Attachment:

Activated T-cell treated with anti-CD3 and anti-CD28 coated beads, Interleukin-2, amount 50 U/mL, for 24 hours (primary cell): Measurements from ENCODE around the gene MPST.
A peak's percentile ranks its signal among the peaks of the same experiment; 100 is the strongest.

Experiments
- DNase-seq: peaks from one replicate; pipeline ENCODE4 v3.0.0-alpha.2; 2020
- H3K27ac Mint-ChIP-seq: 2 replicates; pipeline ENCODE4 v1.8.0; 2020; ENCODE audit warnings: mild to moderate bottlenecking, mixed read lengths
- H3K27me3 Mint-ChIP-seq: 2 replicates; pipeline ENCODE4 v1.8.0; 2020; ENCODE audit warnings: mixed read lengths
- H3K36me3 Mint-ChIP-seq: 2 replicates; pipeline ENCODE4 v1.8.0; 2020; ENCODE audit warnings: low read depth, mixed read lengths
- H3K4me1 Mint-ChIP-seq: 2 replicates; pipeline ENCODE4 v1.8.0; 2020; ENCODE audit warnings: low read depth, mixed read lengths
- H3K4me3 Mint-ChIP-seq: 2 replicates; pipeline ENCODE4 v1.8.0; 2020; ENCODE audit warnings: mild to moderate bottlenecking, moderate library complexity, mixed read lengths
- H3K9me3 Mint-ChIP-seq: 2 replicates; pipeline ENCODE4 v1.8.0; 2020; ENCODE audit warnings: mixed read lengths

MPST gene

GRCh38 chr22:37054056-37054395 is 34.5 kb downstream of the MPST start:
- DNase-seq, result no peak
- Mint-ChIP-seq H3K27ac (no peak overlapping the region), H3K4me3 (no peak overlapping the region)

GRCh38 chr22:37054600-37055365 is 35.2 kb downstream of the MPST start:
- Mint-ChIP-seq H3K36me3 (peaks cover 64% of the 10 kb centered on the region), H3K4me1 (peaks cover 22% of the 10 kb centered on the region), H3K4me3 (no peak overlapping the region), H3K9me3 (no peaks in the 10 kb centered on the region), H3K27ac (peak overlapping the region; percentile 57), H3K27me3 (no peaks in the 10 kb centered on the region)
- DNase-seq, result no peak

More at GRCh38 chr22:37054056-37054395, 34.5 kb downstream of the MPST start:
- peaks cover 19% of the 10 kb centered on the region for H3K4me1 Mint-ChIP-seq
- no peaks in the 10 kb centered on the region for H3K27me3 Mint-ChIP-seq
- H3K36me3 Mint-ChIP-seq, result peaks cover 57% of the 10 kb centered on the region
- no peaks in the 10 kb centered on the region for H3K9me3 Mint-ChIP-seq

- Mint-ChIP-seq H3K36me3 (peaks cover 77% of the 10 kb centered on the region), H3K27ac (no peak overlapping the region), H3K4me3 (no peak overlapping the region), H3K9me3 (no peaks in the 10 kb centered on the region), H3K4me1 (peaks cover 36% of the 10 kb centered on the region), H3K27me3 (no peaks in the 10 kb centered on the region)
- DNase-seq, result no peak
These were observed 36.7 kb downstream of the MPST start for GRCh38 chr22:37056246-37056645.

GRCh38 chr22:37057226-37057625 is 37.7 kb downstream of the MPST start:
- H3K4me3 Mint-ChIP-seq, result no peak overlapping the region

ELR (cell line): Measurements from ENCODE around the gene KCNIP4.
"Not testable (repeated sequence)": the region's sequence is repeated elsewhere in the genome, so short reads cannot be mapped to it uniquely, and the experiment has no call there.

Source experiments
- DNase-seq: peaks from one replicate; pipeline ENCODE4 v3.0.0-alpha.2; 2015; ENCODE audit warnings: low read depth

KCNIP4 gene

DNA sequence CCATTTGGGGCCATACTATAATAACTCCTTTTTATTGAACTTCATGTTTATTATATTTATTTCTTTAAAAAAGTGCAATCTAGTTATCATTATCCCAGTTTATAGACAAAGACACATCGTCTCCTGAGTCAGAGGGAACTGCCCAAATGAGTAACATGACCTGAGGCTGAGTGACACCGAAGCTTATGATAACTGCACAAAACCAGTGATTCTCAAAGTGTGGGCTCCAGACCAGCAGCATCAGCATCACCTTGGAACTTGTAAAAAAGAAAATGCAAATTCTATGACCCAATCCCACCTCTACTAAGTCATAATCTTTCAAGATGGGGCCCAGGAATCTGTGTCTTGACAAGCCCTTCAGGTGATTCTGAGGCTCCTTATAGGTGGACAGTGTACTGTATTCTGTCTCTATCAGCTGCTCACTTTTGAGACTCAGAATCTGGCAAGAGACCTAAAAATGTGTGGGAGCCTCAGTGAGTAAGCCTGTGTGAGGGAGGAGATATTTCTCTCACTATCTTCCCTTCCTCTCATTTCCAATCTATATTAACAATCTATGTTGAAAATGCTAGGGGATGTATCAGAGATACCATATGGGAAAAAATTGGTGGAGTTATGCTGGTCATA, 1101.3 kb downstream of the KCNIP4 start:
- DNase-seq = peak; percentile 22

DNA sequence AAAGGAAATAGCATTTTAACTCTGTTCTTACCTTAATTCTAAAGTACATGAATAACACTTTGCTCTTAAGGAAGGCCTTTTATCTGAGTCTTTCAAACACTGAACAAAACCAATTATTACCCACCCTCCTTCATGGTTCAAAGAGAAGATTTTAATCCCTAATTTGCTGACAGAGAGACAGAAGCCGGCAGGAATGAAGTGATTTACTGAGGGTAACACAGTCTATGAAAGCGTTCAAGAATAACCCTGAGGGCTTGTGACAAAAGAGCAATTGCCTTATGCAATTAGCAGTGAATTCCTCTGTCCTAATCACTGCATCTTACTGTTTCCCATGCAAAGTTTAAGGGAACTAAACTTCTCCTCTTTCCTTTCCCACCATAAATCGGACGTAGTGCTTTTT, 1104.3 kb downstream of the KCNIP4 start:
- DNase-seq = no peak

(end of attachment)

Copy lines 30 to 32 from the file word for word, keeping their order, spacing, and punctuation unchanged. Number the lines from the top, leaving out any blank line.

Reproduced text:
Source experiments
- DNase-seq: peaks from one replicate; pipeline ENCODE4 v3.0.0-alpha.2; 2015; ENCODE audit warnings: low read depth

KCNIP4 gene